3. Do things at the same time every day: swimming pool, shopping, dropping in for a coffee. French people tend to keep to a schedule themselves and to 'warm up' only after they've seen a new person a few times in the same context. But after the third time they see you in the next lane at the swimming pool, don't be surprised if that's when they start saying Bonjour.
4. Take private French lessons; your teacher will be able to advise you on all sorts of things as you learn the language and, possibly, to help you write business letters in French. (Remember that, while Americans and Brits are much more used to picking up the phone, French people are used to sorting out customer service issues with letters. You need someone to help you write these well if you someday want to ask for your money back!)
5. Join a class with French people. The Cours municipal d'adultes organised by the Mairie de Paris has a wonderful selection.
6. Follow up any overtures at friendship. I made the mistake of always waiting for others to make the first move. Speaking French after a hard day's work can be exhausting and it's so much easier to hang out with anglophones, but it will become effortless if you persevere. You have to treat a French friendship as a project and you will reap what you sow.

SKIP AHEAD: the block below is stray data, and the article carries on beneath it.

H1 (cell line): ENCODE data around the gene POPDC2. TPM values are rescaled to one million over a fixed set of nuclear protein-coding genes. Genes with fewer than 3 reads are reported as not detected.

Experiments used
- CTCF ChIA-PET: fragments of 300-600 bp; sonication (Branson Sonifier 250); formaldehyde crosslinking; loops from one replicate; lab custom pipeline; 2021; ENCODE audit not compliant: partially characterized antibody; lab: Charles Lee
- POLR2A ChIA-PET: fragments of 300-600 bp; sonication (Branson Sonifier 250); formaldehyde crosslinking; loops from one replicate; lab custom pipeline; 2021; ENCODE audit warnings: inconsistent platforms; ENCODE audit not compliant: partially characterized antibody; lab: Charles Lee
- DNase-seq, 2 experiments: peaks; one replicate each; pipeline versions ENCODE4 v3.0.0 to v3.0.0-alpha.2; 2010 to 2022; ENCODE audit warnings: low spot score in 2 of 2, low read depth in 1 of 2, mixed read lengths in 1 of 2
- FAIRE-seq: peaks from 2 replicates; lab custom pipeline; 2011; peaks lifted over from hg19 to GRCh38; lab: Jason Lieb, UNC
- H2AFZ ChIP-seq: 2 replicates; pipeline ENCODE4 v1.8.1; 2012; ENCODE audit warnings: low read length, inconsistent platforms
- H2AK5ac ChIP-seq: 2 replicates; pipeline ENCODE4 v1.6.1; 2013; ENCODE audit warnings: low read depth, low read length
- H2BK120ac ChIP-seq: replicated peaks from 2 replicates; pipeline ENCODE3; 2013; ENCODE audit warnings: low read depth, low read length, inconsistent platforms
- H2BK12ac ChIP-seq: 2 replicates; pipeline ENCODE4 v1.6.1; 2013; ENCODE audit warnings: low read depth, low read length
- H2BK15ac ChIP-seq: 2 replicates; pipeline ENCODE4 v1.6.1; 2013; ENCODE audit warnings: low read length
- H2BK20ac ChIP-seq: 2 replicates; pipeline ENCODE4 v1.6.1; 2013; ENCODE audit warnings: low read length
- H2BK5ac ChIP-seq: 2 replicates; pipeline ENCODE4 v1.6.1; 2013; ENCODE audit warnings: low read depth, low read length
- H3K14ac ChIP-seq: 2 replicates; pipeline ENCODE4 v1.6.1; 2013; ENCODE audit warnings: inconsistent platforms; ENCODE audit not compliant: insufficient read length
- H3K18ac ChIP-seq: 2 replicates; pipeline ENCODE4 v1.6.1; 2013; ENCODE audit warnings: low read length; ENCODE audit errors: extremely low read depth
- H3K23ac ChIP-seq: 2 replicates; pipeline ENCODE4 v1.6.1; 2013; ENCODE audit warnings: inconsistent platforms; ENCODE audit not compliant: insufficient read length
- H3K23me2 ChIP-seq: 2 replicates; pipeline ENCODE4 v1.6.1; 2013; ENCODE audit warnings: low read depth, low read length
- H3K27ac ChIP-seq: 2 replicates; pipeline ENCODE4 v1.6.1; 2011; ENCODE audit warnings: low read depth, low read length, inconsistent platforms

7. Get medical stuff sorted out straight away to avoid being caught out when you actually get ill.
8. Understand that non is just the beginning of a negotiation.
9. Learn to be frank. Our natural tendency to be diplomatic and avoid conflict is only seen as hypocrisy.
10. Befriend the concierge and/or neighbours. Initial hostility soon melts away if you stop to talk often enough. If you own your own flat, show an interest in the copropriété, which can help cement good relations.
11. Remember why you came here in the first place and hold onto that dream.
March 9, 2007
Photo credit: firstname.lastname@example.org (Paris).